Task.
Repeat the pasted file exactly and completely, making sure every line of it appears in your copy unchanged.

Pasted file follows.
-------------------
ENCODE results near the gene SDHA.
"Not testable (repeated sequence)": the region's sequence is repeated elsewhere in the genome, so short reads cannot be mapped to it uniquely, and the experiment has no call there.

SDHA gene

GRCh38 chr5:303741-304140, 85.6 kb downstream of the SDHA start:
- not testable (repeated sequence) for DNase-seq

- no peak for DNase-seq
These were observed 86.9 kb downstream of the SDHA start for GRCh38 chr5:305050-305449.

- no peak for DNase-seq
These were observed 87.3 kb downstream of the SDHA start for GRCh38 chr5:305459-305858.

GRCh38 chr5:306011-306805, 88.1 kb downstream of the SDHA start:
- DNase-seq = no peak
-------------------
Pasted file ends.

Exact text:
ENCODE results near the gene SDHA.
"Not testable (repeated sequence)": the region's sequence is repeated elsewhere in the genome, so short reads cannot be mapped to it uniquely, and the experiment has no call there.

SDHA gene

GRCh38 chr5:303741-304140, 85.6 kb downstream of the SDHA start:
- not testable (repeated sequence) for DNase-seq

- no peak for DNase-seq
These were observed 86.9 kb downstream of the SDHA start for GRCh38 chr5:305050-305449.

- no peak for DNase-seq
These were observed 87.3 kb downstream of the SDHA start for GRCh38 chr5:305459-305858.

GRCh38 chr5:306011-306805, 88.1 kb downstream of the SDHA start:
- DNase-seq = no peak